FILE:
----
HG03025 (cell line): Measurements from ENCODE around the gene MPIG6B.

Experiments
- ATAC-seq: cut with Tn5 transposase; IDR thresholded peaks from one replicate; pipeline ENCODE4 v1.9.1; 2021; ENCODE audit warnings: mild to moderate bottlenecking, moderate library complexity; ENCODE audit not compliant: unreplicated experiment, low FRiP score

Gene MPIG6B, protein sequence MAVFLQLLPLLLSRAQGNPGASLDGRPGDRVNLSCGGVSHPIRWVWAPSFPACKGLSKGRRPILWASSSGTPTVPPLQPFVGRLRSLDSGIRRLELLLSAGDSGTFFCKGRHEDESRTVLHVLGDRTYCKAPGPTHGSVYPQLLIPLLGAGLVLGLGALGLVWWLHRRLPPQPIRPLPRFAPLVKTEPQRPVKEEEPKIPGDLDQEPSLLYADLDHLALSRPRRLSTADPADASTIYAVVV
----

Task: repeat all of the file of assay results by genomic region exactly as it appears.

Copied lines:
HG03025 (cell line): Measurements from ENCODE around the gene MPIG6B.

Experiments
- ATAC-seq: cut with Tn5 transposase; IDR thresholded peaks from one replicate; pipeline ENCODE4 v1.9.1; 2021; ENCODE audit warnings: mild to moderate bottlenecking, moderate library complexity; ENCODE audit not compliant: unreplicated experiment, low FRiP score

Gene MPIG6B, protein sequence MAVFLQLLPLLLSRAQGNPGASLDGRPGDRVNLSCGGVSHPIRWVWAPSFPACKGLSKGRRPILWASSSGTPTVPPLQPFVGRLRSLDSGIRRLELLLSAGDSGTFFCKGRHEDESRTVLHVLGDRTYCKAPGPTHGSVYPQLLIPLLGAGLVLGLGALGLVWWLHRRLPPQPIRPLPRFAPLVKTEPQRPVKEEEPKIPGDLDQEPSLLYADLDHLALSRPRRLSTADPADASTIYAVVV